North Carolina Blames Government Shutdown For Closing Welfare Program

Now that a deal has been reached to reopen the federal government, it remains to be seen how quickly the programs will resume operating normally.
By @katierucke |
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    (Photo/Brittney Rankin via U.S. Army/Flickr)

    (Photo/Brittney Rankin via U.S. Army/Flickr)

    Citing rippling financial effects of the U.S. government shutdown, North Carolina announced it was cutting its welfare program this week.

    The decision to shut down the program came on Monday when North Carolina state officials ordered the state’s Department of Health and Human Services (HHS) to stop processing all welfare applications until a deal is reached to reopen the federal government.

    Though the welfare checks are administered by the state, the Work First program is fully funded by the federal government. The state says it has run out of federal funds to keep the programs running.

    But now that a deal has been reached to reopen the federal government, it remains to be seen how quickly the programs will resume operating normally.

    More than 20,000 people — most of them children — rely on their monthly stipend from the state’s welfare program known as Work First, in order to buy food and other basic necessities. Each month all welfare recipients in the state must reapply to the program in order to receive financial assistance, so the state’s decision to not process any welfare applications until the federal government is back up and running affects all persons who rely on the program — not just new applicants.

    All welfare recipients in the state who have already had their welfare applications processed for October will receive their check for the month, but November benefits were not guaranteed.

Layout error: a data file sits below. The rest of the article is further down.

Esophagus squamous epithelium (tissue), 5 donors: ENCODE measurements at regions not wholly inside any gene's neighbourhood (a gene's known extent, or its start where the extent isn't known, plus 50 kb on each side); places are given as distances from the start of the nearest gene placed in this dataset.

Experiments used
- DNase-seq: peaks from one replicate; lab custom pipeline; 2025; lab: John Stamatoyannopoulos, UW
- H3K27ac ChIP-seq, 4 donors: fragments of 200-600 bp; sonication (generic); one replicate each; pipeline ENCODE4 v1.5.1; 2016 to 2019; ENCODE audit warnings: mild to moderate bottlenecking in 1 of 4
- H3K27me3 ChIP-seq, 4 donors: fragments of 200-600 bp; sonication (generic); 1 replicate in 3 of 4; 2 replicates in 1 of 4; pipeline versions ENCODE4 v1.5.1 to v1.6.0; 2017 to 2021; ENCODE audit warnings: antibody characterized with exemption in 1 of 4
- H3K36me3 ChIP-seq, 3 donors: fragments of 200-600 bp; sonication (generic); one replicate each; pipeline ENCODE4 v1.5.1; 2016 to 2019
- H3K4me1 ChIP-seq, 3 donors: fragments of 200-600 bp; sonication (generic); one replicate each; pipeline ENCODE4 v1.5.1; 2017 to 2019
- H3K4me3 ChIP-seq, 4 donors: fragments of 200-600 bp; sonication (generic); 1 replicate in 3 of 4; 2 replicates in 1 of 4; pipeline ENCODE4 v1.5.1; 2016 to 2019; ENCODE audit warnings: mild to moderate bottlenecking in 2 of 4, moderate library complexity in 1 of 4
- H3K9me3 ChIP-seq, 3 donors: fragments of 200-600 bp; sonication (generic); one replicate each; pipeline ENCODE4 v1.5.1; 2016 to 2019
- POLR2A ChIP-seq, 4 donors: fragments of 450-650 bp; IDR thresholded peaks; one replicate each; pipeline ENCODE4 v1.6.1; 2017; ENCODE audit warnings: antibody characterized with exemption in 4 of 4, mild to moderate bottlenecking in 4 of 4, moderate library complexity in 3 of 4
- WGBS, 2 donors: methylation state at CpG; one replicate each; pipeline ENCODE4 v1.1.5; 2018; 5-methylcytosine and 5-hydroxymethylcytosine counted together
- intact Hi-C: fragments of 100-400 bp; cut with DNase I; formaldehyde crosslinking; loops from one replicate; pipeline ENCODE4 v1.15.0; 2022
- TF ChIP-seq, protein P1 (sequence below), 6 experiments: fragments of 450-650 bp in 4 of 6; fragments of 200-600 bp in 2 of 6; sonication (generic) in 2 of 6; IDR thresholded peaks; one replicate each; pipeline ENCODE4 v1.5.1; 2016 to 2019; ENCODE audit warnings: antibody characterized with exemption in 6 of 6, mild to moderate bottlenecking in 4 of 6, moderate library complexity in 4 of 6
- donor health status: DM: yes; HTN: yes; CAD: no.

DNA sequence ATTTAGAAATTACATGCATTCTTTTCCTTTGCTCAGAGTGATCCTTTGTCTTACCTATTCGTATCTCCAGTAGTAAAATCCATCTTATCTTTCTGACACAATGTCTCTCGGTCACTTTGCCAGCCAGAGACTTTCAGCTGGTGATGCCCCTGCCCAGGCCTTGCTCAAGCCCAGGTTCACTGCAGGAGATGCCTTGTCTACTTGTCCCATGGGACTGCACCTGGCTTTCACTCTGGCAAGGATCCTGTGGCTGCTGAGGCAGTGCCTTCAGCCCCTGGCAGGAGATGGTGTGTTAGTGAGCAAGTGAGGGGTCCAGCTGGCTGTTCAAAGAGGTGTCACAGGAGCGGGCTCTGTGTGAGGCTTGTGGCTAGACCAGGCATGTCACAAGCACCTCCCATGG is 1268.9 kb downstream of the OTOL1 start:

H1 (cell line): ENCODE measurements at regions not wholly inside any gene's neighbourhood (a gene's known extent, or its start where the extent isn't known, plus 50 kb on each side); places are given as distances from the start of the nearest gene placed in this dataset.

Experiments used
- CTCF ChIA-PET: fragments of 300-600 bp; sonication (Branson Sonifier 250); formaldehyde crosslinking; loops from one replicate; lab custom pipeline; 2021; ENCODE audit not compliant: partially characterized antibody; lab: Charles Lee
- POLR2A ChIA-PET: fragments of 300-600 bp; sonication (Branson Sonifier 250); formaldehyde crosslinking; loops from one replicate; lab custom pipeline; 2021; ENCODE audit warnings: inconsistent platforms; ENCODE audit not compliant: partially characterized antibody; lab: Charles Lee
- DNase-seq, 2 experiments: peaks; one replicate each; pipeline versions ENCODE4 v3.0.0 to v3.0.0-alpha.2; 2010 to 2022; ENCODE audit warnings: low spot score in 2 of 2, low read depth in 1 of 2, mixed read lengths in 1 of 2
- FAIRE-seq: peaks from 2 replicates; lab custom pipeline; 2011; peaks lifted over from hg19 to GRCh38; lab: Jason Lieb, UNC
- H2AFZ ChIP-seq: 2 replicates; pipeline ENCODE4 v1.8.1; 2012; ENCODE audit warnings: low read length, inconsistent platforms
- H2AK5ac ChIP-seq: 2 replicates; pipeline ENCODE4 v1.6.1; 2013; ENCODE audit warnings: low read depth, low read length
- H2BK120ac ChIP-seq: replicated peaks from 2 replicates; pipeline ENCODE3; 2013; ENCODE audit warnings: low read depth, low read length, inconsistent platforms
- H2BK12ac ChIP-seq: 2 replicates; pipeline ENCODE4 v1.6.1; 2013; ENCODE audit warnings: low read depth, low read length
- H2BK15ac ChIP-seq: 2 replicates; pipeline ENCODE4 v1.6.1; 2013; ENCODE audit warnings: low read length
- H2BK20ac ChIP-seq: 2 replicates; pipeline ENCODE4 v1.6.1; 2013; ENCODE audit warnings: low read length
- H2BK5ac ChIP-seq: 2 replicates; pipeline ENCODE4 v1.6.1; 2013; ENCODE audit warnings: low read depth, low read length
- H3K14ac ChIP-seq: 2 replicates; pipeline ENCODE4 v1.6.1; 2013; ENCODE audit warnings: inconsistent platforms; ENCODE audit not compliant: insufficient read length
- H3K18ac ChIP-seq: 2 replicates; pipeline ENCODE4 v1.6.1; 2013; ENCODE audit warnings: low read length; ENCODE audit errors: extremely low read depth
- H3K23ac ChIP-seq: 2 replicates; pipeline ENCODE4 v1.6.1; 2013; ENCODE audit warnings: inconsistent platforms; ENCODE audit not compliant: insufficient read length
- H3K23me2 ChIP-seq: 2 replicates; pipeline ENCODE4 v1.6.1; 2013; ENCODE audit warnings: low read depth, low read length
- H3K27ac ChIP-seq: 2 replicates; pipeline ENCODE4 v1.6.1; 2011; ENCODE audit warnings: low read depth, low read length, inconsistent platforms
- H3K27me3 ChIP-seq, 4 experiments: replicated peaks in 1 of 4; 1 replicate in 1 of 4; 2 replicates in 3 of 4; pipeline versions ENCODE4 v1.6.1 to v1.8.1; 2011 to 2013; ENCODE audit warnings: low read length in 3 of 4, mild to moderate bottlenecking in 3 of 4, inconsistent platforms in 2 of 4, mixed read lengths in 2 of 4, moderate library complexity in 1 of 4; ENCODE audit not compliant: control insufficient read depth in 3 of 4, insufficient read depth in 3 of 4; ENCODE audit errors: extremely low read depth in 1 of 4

“We are heavily dependent on federal dollars,” said Julie Henry, spokeswoman for the state’s HHS department. “When these kinds of things happen at the federal level, it has an immediate impact.”

    Other programs that are affected include those that are funded through the federal Temporary Assistance for Needy Families (TANF) grant, which includes child care subsidies that go to more than 70,000 children in the state.

    According to a report from Reuters, the federal agency that oversees TANF, the Office of the Administration for Children and Families, sent a letter urging states to continue funding programs such as welfare and child care subsidy programs.

    The letter says that the states would be reimbursed by the federal government for any money they spend to keep the programs operating as normal, unless Congress says otherwise.

    In response to the state’s decision to cut welfare, many have pointed out that the state has a “rainy day fund” with about $650 million that was set aside for an emergency use. In September, the Work First program cost about $4.8 million to operate.

    Alexandra Sirota is the director of the North Carolina Budget and Tax Center, which advocates for low-income citizens. She said the current circumstances constituted an emergency and that the state should do everything it can — including taking money from the emergency fund — to help low-income citizens.

    “They’re cutting off a lifeline for thousands of North Carolina families who have experienced significant hardships,” Sirota said.